For these purposes, we make a distinction between data, information and knowledge, where in order for information to become knowledge, it must overcome the threshold of BIC - that is, the information obtained must break through the preconceived notions and ideas, such as the previous example of flawed reasoning.  That is, as long as the student fails to recognize that his reasoning is flawed, the new information he receives, might as well be discarded.

 

Getting from information to knowledge:  Concepts, Beliefs, Ideas

 

Robert Lee Moore (1882-1974) was a towering figure in twentieth century mathematics, internationally recognized as founder of his own school of topology, which produced some of the most significant mathematicians in that field. The  Moore Teaching Method, which he devised virtually prohibit students from using textbooks during the learning process, call for only the briefest of lectures in class and demand no collaboration or conferring between classmates encouraging  students to solve problems using their own skills of critical analysis and creativity. Moore summed it up in just eleven words: 'That student is taught the best who is told the least.'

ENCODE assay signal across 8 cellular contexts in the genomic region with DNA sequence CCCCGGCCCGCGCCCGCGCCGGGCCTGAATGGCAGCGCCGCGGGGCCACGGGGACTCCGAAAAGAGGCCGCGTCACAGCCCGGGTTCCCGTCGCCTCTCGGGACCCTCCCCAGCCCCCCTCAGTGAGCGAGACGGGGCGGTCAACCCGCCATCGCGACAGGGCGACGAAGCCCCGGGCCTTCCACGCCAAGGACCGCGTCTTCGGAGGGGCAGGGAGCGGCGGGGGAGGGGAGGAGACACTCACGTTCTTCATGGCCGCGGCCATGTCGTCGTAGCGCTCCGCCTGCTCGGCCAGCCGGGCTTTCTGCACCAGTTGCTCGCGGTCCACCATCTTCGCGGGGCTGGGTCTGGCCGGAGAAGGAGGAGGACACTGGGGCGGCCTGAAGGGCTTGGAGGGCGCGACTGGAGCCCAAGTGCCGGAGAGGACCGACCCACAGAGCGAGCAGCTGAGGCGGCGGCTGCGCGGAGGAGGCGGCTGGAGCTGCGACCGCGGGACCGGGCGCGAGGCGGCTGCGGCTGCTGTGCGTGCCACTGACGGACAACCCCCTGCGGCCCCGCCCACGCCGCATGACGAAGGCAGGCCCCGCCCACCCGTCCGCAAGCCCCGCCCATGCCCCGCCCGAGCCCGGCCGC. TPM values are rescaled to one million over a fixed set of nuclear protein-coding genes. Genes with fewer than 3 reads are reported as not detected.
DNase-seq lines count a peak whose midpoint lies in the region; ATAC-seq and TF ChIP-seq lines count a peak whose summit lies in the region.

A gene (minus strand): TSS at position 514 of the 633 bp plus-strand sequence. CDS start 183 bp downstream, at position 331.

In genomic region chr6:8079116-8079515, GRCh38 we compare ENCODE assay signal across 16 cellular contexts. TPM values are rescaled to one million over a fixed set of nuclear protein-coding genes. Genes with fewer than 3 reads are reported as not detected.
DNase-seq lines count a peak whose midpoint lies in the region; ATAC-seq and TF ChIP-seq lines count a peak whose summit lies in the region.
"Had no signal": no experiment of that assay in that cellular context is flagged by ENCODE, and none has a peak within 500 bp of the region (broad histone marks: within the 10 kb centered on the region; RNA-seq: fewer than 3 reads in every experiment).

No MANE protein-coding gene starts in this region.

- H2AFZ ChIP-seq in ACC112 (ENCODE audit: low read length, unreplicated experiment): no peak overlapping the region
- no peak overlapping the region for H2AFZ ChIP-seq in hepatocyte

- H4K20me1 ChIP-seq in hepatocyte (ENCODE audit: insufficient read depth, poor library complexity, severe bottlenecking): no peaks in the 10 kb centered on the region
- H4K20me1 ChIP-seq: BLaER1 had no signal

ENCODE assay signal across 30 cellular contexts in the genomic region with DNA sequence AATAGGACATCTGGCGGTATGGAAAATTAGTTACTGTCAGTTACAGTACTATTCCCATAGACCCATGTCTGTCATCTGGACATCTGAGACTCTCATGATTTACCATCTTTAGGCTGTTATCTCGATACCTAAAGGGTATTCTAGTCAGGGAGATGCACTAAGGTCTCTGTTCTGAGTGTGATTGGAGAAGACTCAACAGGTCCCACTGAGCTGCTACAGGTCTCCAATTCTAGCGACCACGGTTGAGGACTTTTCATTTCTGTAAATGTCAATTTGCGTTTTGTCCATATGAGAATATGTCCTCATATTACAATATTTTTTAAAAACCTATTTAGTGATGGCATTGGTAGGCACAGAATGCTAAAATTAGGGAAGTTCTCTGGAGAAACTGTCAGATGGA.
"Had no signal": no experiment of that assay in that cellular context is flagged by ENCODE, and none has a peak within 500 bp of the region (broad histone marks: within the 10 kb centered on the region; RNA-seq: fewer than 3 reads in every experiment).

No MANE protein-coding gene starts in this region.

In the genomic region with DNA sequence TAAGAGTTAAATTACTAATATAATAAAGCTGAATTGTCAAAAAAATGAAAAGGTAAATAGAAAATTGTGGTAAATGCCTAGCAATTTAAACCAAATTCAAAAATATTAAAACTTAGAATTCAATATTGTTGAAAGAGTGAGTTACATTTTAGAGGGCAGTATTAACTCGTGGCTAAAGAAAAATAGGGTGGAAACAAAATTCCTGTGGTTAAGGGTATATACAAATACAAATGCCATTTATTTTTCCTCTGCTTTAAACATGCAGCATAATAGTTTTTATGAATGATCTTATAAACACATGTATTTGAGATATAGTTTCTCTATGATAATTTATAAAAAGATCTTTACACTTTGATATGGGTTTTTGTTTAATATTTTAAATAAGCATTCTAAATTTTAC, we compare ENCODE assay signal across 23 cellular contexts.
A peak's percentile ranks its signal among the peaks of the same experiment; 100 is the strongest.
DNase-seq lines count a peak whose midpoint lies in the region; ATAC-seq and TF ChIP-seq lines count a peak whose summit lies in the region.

St. Augustine provides an excellent illustration of the challenges found in overcoming the threshold of BIC:  "There is no doubt that it is better to communicate knowledge in parables for we appreciate more that which we get from hard work, for the seeking gives greater pleasure in the finding.  For those who seek but do not find, suffer from hunger. Those again who do not seek at all because they have everything, often die.  Either of these two extremes  is to be avoided."